"Nothing in FISA's text or legislative history suggests the Act prohibits a recipient of a FISA order from confirming (or denying) the basic fact that it has (or has not) received a nondescript legal process under FISA, or from disclosing the aggregate number of requests it has received," the document read.

Simply put, Apple argues that it should be allowed to disclose data, unless there is a secret internal interpretation at the Justice Department, for example. In such a case, this would not be too dissimilar from a comparable secret interpretation of the Patriot Act, as first described by Sen. Ron Wyden (D-OR) and Sen. Mark Udall (D-CO) more than two years ago.

On Wednesday, the FBI fired back on all cylinders in efforts to resist the efforts by the Silicon Valley giants. The understood-to-be secret interpretation was released, albeit heavily redacted, putting the companies at a great disadvantage. The reason: Because of the classified nature of the FISC court document, only the judges overseeing the case will be able to see the document.

"Companies are so risk averse with government interactions," Toomey said. "They don't want to test the limits in any serious way by violating the type of gag order the FBI appears to be insisting on."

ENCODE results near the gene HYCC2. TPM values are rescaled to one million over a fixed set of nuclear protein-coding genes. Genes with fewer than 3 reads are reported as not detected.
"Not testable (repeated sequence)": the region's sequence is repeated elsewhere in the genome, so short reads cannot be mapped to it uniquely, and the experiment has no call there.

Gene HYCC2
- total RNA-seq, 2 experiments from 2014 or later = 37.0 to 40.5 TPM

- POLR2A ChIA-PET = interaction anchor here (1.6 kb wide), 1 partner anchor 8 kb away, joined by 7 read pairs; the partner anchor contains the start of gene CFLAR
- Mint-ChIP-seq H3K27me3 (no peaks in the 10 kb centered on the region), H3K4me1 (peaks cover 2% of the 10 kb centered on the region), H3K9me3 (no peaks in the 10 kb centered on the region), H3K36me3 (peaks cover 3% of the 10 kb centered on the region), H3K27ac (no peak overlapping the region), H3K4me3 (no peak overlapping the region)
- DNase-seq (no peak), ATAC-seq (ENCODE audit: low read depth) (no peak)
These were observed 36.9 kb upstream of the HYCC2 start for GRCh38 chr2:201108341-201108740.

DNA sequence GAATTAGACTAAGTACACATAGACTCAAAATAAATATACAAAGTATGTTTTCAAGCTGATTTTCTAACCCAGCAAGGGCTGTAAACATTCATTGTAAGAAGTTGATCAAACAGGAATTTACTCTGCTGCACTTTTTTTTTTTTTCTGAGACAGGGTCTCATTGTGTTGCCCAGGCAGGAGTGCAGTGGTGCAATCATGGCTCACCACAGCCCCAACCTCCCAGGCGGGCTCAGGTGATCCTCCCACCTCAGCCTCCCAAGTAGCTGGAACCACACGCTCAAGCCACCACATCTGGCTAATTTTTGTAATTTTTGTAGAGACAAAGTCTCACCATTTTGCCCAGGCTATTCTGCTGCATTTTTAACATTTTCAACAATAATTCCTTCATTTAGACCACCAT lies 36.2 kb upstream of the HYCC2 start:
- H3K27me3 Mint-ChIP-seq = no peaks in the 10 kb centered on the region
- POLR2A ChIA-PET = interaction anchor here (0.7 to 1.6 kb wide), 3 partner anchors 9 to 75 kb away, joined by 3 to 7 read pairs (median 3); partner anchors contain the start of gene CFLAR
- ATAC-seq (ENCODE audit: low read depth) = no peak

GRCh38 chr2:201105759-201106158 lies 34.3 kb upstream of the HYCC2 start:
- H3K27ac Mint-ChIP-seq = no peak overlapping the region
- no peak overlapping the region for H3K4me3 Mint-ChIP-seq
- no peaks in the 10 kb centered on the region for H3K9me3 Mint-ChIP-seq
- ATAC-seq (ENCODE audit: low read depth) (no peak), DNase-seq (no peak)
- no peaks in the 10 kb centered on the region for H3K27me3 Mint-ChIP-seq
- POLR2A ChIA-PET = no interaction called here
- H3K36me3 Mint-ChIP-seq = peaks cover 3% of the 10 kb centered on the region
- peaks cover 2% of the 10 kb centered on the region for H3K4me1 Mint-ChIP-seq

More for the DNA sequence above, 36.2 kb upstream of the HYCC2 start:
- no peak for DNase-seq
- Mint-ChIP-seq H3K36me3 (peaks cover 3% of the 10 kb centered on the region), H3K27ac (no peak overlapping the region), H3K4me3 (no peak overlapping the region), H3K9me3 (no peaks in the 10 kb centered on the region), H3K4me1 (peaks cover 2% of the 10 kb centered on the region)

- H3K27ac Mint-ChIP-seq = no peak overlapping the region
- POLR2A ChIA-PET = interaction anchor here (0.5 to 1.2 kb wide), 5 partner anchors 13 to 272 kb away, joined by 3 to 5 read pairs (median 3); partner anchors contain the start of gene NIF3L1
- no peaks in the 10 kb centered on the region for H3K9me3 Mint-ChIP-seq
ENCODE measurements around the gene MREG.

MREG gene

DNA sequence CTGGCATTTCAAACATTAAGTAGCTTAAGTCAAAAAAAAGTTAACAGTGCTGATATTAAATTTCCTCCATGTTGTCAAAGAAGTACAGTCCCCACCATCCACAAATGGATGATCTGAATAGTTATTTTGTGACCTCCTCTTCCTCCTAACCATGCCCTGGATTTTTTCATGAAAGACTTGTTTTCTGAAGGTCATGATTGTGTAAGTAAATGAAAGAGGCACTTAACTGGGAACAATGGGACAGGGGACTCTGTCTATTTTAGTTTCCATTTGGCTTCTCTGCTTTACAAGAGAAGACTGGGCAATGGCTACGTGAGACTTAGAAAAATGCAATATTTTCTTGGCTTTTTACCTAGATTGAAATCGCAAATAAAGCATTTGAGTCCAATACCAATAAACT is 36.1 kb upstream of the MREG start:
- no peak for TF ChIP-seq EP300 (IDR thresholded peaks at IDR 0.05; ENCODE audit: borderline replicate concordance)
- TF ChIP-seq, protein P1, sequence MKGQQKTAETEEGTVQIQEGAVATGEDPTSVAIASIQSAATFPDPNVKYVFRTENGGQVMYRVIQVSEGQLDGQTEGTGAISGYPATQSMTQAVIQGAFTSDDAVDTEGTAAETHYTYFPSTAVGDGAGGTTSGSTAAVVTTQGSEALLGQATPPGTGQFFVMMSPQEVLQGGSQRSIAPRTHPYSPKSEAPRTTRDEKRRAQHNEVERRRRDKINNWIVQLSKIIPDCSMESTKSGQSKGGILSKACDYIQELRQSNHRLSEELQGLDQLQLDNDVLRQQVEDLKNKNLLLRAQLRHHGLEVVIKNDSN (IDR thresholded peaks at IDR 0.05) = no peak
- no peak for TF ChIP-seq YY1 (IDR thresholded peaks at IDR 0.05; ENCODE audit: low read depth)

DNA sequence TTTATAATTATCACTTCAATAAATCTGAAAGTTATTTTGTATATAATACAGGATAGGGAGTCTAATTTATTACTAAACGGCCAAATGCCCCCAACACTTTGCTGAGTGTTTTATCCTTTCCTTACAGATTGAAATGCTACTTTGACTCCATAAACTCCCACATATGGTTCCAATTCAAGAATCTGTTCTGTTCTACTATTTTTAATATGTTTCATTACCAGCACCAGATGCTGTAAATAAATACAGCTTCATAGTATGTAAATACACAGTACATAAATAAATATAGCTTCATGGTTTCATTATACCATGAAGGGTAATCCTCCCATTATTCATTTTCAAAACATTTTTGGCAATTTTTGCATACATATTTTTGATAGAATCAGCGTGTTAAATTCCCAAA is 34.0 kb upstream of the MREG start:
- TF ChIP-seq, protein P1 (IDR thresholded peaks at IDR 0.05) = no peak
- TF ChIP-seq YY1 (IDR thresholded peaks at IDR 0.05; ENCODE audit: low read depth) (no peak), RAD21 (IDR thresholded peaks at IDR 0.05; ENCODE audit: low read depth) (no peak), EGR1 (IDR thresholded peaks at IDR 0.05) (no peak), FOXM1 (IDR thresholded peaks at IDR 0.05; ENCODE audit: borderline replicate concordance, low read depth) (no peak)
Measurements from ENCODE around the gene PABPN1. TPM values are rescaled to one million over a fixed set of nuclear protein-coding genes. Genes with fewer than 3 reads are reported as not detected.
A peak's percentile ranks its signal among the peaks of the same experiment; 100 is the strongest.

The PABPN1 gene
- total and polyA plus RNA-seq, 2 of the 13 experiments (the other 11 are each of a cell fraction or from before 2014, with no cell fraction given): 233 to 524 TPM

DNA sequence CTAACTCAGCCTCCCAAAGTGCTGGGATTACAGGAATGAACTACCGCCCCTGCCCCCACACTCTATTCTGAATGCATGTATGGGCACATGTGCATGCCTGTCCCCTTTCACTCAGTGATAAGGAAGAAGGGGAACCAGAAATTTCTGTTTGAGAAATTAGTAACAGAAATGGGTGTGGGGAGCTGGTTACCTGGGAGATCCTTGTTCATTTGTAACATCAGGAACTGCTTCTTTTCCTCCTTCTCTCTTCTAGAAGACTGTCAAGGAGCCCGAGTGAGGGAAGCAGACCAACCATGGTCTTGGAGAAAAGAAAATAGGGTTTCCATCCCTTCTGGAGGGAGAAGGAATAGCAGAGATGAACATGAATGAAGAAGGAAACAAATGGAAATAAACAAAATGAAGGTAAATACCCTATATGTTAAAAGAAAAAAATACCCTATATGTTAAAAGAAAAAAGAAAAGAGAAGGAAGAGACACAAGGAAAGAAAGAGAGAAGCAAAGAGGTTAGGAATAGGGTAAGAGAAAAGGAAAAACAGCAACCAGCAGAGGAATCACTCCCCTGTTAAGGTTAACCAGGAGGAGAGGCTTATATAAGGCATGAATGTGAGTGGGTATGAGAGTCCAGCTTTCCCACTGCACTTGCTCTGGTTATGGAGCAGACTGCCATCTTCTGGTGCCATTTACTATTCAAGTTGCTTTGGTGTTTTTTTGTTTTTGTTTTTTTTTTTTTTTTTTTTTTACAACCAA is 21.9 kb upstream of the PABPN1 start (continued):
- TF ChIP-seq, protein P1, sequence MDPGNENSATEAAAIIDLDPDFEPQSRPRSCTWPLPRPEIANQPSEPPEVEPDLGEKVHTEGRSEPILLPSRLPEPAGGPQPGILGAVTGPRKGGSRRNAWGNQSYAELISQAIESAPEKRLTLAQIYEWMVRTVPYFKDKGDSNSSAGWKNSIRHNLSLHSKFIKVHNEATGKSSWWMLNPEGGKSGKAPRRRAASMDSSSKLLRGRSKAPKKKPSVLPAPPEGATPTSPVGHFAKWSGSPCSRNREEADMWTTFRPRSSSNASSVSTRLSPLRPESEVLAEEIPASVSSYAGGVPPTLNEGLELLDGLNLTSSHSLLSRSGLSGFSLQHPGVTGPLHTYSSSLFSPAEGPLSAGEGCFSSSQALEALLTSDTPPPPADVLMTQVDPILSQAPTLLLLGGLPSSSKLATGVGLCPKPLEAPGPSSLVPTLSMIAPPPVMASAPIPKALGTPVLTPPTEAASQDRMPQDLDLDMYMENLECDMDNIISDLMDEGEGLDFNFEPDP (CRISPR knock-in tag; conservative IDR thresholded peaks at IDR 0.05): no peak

"The statute that authorizes the business records collection under FISA doesn't have a prescribed penalty, whereas National Security Letters do," Caldwell-Stone said. "Under the U.S. system, if you violate a court-ordered gag order, that amounts to contempt of court. And the court is free to fashion a penalty to address the severity of the situation. It could be a fine, or it could be a jail term, or both," she said.

The outcome to the data request figures debacle, a scandal in its own right, could fall either way.

No doubt the companies are preparing for the worst-case scenario — a firm denial by the court — which would put the nine Silicon Valley-based firms squarely between a moral and ethical rock and a hard place.

In spite of the quandary, the consequences would be dire for companies and their employees subject to these secret laws — even if the penalties are not prescribed directly in law.

While it may have taken one person, a whistleblower, to disclose the data disclosure scandal in its own right, the chances are you won't find even a handful of people in each company willing to fall on their corporate sword for the sake of transparency.